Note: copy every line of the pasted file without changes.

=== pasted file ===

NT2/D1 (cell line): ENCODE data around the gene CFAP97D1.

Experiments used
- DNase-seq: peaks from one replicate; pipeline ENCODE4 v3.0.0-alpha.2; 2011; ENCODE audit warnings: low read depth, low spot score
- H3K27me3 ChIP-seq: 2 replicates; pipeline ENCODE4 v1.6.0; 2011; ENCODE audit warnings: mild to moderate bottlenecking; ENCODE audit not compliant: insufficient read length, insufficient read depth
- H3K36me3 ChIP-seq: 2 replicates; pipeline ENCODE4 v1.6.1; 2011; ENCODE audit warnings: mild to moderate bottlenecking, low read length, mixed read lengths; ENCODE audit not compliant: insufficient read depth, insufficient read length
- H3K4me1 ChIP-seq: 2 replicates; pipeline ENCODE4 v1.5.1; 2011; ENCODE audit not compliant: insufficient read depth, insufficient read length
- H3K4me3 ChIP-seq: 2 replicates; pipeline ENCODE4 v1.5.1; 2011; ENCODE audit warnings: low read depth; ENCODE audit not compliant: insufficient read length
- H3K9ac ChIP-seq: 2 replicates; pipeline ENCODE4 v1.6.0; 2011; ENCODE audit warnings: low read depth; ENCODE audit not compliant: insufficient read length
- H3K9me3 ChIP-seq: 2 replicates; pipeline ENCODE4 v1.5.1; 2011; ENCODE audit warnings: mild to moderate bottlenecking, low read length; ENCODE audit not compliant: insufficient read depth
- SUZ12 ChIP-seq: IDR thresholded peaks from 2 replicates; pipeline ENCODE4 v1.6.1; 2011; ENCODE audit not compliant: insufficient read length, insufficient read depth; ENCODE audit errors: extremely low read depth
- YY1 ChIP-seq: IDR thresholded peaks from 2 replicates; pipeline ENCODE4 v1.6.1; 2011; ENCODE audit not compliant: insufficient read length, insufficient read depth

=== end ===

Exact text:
NT2/D1 (cell line): ENCODE data around the gene CFAP97D1.

Experiments used
- DNase-seq: peaks from one replicate; pipeline ENCODE4 v3.0.0-alpha.2; 2011; ENCODE audit warnings: low read depth, low spot score
- H3K27me3 ChIP-seq: 2 replicates; pipeline ENCODE4 v1.6.0; 2011; ENCODE audit warnings: mild to moderate bottlenecking; ENCODE audit not compliant: insufficient read length, insufficient read depth
- H3K36me3 ChIP-seq: 2 replicates; pipeline ENCODE4 v1.6.1; 2011; ENCODE audit warnings: mild to moderate bottlenecking, low read length, mixed read lengths; ENCODE audit not compliant: insufficient read depth, insufficient read length
- H3K4me1 ChIP-seq: 2 replicates; pipeline ENCODE4 v1.5.1; 2011; ENCODE audit not compliant: insufficient read depth, insufficient read length
- H3K4me3 ChIP-seq: 2 replicates; pipeline ENCODE4 v1.5.1; 2011; ENCODE audit warnings: low read depth; ENCODE audit not compliant: insufficient read length
- H3K9ac ChIP-seq: 2 replicates; pipeline ENCODE4 v1.6.0; 2011; ENCODE audit warnings: low read depth; ENCODE audit not compliant: insufficient read length
- H3K9me3 ChIP-seq: 2 replicates; pipeline ENCODE4 v1.5.1; 2011; ENCODE audit warnings: mild to moderate bottlenecking, low read length; ENCODE audit not compliant: insufficient read depth
- SUZ12 ChIP-seq: IDR thresholded peaks from 2 replicates; pipeline ENCODE4 v1.6.1; 2011; ENCODE audit not compliant: insufficient read length, insufficient read depth; ENCODE audit errors: extremely low read depth
- YY1 ChIP-seq: IDR thresholded peaks from 2 replicates; pipeline ENCODE4 v1.6.1; 2011; ENCODE audit not compliant: insufficient read length, insufficient read depth